At face value, Spanish programming was a good choice for both signals given their coverage disadvantages. They were filling a void in a high-growth Hispanic market. Nevertheless, advertisers were (and are) still becoming educated about Hispanic radio. For one thing, Spanish is a language, not a format. Yet clients tend to assume they are reaching the Hispanic community and fulfilling their commitment by advertising on a single Spanish station. As a result, two Hispanic stations tend to cannibalize the ad dollars on each other.

The bigger concern was Clear Channel was launching a Regional Mexican format, which basically mirrors the Atlanta Latino populace, on a signal that did not reach Gwinnett County with 60 dBu penetration. And the company was keeping a Latin American-oriented outlet, admittedly successful prior to El Patron, on arguably the best signal for delivering the market’s Hispanics.

The new 105.3, El Patron, quickly grabbed a very large portion of the former Viva audience. Arbitron’s most recent (April) PPM shares (12+, Total Week) show El Patron with 3.0 and Viva with 1.6. (The 1.6 actually is not bad since the Hispanic listening universe is still a small portion of the total.)

Having two Hispanic stations at this point in time, plus one in Gwinnett, seems premature for the reasons stated. If El Patron and Viva simply traded frequencies, El Patron’s ratings probably would increase somewhat while Viva’s fell a bit. The same would most likely happen with revenue. In fact, Viva might be left off buys altogether so a frequency switch would probably not be the best idea.

Here’s my plan, not that I have any real input with Clear Channel. I would move El Patron to 105.7 and put Viva in storage for now. It makes sense that the market’s most successful Hispanic station be on a signal that serves the entire Latino community. That should bolster El Patron’s ratings, and CC’s Hispanic revenue loss would likely be nil.

So what would CC then do with 105.3? While it does not penetrate Gwinnett County with a primary signal, it is the more powerful station of the two in terms of coverage radius.

Clear Channel’s original rationale for separating 105.7 from WGST was to create another profit center. But, while all of the above was going on, did CC/Atlanta lose a profit center in the name of WGST?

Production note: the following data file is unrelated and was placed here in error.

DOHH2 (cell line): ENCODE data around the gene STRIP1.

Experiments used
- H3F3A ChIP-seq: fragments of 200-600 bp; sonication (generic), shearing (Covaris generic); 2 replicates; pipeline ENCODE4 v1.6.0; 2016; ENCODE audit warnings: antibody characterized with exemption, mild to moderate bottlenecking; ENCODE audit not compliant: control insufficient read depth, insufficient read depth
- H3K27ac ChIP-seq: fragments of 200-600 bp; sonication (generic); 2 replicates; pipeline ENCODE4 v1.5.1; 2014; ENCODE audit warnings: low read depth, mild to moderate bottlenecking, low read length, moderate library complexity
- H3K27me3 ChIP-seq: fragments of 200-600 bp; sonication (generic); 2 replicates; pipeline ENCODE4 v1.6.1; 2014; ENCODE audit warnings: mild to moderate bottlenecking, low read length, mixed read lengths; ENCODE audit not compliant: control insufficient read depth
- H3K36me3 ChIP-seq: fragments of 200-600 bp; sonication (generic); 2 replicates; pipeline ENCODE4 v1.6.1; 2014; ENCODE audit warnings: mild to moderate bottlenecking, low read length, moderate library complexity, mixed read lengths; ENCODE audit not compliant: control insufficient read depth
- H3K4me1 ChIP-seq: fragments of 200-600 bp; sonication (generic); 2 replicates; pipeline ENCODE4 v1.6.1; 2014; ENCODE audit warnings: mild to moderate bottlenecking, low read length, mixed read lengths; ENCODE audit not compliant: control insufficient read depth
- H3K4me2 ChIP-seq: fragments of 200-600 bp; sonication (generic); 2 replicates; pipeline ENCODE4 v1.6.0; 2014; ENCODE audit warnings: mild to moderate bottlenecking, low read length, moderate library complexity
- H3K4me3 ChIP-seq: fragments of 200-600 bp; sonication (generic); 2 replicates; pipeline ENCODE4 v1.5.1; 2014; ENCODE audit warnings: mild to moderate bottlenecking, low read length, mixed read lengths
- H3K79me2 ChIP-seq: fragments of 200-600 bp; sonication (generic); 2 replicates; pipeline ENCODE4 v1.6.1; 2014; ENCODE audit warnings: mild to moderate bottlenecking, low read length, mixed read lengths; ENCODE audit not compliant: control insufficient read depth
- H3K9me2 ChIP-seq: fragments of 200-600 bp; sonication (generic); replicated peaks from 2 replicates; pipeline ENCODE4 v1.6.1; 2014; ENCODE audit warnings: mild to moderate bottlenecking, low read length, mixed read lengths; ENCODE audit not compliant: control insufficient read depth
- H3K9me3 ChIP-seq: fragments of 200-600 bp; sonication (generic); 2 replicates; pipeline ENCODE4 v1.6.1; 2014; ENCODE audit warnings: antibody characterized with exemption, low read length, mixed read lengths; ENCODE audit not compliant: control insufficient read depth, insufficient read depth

My idea is for 105.3 to give WGST an FM counterpart. With a little effort and budget, WGST could compete again as a talk station. FM Talk stations in other markets are exploding: WIBC, KSL-FM, WPGB (which is Clear Channel) and others.

The 105.3 signal would not be perfect for WGST since news/talk’s target audience is most likely greater in the northern environs, where the 105.3 signal does not travel with authority. But the station does boom into Marietta, Smyrna, Douglasville, Carrollton, Powder Springs and other important suburbs. It also blankets vital in-town areas such as Buckhead, Vinings and Sandy Springs.

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Rodney Ho’s AJC Radio & TV Blog:

Monday, May 18, 2009

The McCoys of Atlanta Radio

They both have the last name of McCoy, at least on the radio. They both have been on the air in Atlanta far longer than the radio life expectancy of talent in any major market. They both have handled drive time over their entire Atlanta career. According to their friends, they both are quality people off the air as well as on. They both also were Georgia Radio Hall of Fame nominees in 2008. Needless to say, they both have considerable talent. And, they now work at the same station, B98.5 FM.

Radio stations once in a while make news by stealing a major talent from the competition. And occasionally, disc jockeys relieved of their duties turn up on another station, sometimes smaller, in the same market. However, Steve McCoy is the only air personality I know of who has done mornings on four leading stations in the same market. Moreover, each one was at or near the top of the ratings while he was there. His first stint in Atlanta was at then CHR powerhouse Z93.